Serious debate on the reduction of over 22 political parties for Liberia is said to be ongoing at the Liberian parliament with majority calling for the reduction of the growing number of political parties to at least four before the holding of the 2017 general and presidential elections.
In addition to the over twenty-two political parties registered with the National Elections Commission (NEC), today the Commission has again certificated additional two political parties bringing to number to twenty-four registered political parties.
The debate which started yesterday with three members of the Liberian Senate including Senate Pro-Tempore Armah Jallah of Gbarpolu County, Dallas Gueh of Rivercess and Nyonblee Karngar-Lawrence of Grand Bassa County called on members of that body to take appropriate measures to curtail the proliferation of political parties in the country.
Speaking further on the issues the three lawmakers noted that they remain in support of multiparty democracy, but stressed that the multiplicity of political parties, especially ones with similar platforms, is not healthy for the growing Liberian democracy.
“This matter, in our opinion, can be laid to rest when included among the Constitution Review Commission (CRC) propositions in the pending national referendum for the Liberian people to decide,” the Senators noted in a joint communication addressed to the Senate plenary on Thursday.
They said this will allow Liberians to engage in a competitive political process with fewer political parties modeled after great nations such as the United States of America, the Federal Republic of Nigeria, Ghana and India, among others.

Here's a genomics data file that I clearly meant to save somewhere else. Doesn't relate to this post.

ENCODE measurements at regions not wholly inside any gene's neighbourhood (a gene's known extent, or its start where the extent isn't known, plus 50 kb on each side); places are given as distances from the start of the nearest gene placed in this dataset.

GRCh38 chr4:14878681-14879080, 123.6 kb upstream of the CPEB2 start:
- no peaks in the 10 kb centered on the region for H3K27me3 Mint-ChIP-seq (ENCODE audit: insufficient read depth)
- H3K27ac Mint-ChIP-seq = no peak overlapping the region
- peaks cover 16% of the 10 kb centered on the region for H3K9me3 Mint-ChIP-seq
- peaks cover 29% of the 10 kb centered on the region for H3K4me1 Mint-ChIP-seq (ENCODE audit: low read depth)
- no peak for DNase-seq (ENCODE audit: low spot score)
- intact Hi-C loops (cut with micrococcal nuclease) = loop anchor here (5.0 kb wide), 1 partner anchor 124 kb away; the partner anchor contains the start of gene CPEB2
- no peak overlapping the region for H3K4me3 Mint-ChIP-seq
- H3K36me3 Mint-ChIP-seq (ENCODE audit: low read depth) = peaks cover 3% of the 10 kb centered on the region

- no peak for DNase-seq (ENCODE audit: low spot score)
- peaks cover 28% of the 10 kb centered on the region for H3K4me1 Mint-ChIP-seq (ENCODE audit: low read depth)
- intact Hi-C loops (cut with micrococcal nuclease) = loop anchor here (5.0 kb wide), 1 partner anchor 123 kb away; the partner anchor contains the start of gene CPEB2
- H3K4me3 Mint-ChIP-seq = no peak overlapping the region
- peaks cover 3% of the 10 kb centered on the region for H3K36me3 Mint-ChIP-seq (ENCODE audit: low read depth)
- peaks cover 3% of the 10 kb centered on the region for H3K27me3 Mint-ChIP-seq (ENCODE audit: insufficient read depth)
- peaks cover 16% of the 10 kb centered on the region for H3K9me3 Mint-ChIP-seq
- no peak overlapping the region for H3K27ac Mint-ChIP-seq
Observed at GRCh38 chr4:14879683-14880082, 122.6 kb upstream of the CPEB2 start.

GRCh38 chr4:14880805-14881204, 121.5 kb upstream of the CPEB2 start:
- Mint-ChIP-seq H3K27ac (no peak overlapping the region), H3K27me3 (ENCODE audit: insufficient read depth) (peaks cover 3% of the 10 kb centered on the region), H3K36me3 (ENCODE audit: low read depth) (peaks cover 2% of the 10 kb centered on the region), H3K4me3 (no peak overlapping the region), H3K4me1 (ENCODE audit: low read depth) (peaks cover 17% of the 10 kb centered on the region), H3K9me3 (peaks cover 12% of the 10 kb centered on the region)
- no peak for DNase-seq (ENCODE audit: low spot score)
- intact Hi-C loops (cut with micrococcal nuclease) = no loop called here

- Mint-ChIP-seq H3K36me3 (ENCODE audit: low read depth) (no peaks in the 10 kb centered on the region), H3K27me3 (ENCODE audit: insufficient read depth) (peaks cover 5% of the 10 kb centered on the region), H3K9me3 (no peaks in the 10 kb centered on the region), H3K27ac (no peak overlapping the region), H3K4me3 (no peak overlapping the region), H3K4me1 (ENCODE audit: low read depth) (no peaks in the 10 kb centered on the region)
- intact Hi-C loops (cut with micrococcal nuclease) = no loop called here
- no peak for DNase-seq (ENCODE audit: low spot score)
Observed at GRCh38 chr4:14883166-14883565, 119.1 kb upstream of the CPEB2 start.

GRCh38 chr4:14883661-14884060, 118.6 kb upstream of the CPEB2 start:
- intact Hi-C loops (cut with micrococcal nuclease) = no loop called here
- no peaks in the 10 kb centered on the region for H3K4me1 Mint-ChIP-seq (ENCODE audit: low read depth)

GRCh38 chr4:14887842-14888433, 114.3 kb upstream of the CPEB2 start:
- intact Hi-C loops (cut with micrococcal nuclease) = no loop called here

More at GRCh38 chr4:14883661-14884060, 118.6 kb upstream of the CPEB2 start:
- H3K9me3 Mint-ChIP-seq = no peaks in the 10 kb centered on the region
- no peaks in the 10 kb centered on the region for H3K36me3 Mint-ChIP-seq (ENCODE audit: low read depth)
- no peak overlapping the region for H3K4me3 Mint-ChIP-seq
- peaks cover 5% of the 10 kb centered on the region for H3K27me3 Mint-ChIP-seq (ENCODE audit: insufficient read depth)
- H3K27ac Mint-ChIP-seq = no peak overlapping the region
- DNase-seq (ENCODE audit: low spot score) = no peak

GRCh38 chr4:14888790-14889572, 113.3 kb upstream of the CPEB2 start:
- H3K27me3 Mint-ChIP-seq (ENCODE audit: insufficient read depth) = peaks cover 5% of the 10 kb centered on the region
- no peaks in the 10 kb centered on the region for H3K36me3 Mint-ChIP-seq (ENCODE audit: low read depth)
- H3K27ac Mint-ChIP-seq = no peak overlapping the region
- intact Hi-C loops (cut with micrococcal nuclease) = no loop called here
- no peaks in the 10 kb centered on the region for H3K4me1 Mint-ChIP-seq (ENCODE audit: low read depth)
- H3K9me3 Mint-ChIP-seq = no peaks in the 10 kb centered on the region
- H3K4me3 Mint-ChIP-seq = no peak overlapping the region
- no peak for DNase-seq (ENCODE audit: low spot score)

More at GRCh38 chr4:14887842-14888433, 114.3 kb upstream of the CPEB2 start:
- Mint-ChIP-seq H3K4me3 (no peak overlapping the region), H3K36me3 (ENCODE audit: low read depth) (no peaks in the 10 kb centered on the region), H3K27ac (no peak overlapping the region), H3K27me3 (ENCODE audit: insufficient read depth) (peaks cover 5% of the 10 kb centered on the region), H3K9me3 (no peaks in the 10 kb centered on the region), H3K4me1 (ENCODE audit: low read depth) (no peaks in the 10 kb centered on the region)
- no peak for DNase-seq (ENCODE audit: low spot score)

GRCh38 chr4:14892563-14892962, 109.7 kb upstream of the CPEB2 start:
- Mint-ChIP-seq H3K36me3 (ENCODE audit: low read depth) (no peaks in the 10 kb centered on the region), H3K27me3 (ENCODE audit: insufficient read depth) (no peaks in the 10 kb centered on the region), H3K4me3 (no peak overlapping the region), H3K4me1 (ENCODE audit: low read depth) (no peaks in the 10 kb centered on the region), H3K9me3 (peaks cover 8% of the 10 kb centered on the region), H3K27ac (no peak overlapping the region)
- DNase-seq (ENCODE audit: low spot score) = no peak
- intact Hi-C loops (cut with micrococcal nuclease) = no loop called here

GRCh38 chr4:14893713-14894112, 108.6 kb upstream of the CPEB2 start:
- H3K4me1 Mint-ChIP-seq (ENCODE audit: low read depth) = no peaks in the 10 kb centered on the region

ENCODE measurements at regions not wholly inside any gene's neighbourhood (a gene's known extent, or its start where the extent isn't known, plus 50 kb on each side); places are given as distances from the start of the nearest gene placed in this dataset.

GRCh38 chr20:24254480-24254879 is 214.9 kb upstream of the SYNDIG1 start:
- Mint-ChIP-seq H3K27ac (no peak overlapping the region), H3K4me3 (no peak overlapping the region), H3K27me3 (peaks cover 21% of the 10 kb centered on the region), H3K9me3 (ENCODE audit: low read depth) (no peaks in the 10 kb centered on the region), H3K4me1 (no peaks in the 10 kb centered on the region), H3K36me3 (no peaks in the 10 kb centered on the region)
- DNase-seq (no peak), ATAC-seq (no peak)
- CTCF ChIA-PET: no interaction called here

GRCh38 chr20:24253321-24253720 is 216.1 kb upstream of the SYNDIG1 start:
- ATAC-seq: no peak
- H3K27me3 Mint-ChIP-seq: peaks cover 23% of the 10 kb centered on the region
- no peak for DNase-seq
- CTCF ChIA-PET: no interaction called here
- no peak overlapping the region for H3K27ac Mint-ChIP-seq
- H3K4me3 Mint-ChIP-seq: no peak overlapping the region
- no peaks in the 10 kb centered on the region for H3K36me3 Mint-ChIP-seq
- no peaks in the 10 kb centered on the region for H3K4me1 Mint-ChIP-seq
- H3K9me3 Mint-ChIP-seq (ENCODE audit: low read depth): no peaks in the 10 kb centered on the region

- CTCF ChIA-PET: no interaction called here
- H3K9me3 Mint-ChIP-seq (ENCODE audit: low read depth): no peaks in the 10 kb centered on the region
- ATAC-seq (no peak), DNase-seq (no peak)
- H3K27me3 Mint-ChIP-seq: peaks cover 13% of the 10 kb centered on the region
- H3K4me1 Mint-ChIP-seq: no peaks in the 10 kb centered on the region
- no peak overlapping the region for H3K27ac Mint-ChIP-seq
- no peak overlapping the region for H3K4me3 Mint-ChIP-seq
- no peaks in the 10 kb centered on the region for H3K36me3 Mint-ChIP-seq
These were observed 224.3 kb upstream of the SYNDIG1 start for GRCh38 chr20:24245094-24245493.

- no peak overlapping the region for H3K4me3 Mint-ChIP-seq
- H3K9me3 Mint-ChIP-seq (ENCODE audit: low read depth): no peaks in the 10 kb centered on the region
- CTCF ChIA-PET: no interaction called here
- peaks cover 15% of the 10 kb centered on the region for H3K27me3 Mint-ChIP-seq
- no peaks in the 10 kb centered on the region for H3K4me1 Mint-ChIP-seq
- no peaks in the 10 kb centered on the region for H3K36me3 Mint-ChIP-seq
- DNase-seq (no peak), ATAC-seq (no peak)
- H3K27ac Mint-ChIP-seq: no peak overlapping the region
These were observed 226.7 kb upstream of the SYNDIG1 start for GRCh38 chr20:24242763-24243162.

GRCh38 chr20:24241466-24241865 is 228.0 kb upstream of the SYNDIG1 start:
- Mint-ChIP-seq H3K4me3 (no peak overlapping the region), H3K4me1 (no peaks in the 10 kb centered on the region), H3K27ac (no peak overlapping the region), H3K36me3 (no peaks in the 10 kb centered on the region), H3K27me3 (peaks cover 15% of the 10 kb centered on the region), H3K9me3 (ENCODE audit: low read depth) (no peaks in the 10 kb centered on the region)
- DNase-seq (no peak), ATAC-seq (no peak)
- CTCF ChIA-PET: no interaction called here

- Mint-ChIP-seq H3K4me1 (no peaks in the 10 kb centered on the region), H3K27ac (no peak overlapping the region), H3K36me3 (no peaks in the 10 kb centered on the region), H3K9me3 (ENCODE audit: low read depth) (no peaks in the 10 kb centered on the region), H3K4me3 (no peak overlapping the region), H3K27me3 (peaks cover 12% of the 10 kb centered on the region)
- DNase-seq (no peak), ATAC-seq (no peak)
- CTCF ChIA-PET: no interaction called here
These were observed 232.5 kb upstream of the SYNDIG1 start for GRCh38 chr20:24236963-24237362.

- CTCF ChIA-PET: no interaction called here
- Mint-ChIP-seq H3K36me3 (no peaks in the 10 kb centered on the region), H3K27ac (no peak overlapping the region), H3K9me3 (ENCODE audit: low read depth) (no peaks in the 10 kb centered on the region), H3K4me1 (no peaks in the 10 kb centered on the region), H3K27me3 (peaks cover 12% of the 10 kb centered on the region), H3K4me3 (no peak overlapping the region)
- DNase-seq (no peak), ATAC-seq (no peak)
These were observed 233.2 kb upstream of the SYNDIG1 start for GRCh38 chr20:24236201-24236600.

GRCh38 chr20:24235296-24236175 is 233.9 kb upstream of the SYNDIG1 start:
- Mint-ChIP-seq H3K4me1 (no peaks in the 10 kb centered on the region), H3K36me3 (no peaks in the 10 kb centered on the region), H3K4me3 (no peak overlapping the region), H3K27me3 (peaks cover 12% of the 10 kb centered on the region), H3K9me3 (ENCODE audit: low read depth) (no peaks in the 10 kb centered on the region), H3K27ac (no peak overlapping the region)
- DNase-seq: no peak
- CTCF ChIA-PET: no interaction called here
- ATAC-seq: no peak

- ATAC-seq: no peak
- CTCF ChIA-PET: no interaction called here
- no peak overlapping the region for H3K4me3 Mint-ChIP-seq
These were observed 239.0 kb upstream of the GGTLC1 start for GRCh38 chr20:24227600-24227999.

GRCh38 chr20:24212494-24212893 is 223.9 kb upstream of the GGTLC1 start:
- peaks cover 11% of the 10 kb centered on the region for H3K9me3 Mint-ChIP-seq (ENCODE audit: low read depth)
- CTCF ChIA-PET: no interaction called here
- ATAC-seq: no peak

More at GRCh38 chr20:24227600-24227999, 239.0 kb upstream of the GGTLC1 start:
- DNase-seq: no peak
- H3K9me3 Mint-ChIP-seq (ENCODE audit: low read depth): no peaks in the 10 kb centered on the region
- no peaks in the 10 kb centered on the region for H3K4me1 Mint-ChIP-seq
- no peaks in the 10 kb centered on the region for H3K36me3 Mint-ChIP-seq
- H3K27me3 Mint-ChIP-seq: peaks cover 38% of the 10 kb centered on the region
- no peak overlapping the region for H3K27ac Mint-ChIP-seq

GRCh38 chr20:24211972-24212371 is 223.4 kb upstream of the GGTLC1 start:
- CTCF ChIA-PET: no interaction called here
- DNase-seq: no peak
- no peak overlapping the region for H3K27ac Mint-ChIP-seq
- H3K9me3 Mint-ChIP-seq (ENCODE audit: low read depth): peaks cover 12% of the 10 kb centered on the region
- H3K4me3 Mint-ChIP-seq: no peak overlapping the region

The senators also recommended the inclusion in the CRC propositions that political parties falling consistently below the fourth place in all elections since 2007 form alliances based on the similarities of their ideologies.
The senators want the National Elections Commission prevent the formation of new political parties until Liberians are politically mature to handle issues of multiparty democracy.
They added that they are troubled by the impending danger that hovers over Liberia if the nation continues down this path.
The trio contended that the communication was born out of the desire to foster national cohesiveness and reconciliation which the nation is desperately in need of.
Meanwhile, the Senate has forwarded the communication to its relevant committees to further deliberate on the merits and demerits of the communication, and inform the body in two weeks.
As members of the senate is calling on the reduction of political parties in the Country, the National Elections Commission (NEC) certificated additional two political parties today, May 6, 2016 at its headquarters in Monrovia.
The two proposed political parties certificated are the Movement for Democracy and Reconstruction (MDR) of Senator Prince Y. Johnson and the Vision for Liberia Transformation (VOLT), according to a NEC release.
The accreditation of the two proposed political parties is consistent with Article 79 of the Constitution of Liberia and Chapter 2 Sub-Chapters A and B of the Regulations and Guidelines Relating to Political Parties and Independent Candidates.
The certification of the proposed political parties will bring to twenty-two the total number of registered political parties in the country.
Liberians who spoke to this news outlet expressed surprise to the growing number of political parties in Liberia, noting that Liberia with less than four million people to have such a number of huge political parties is a joke for the country.
“These people are not serious, why Liberia should the National Elections Commission have over twenty political parties registered, this is ridiculer. Let us learn to be serious,” Amos Cooper a Liberian who expressed his unhappiness about the growing number of political parties in Liberia told our reporter in an interview.
Amos is among dozens of other Liberians who have expressed their displeasure over the growing number of political parties in Liberia, wondering why NEC cannot set up a benchmark in the reduction of political parties.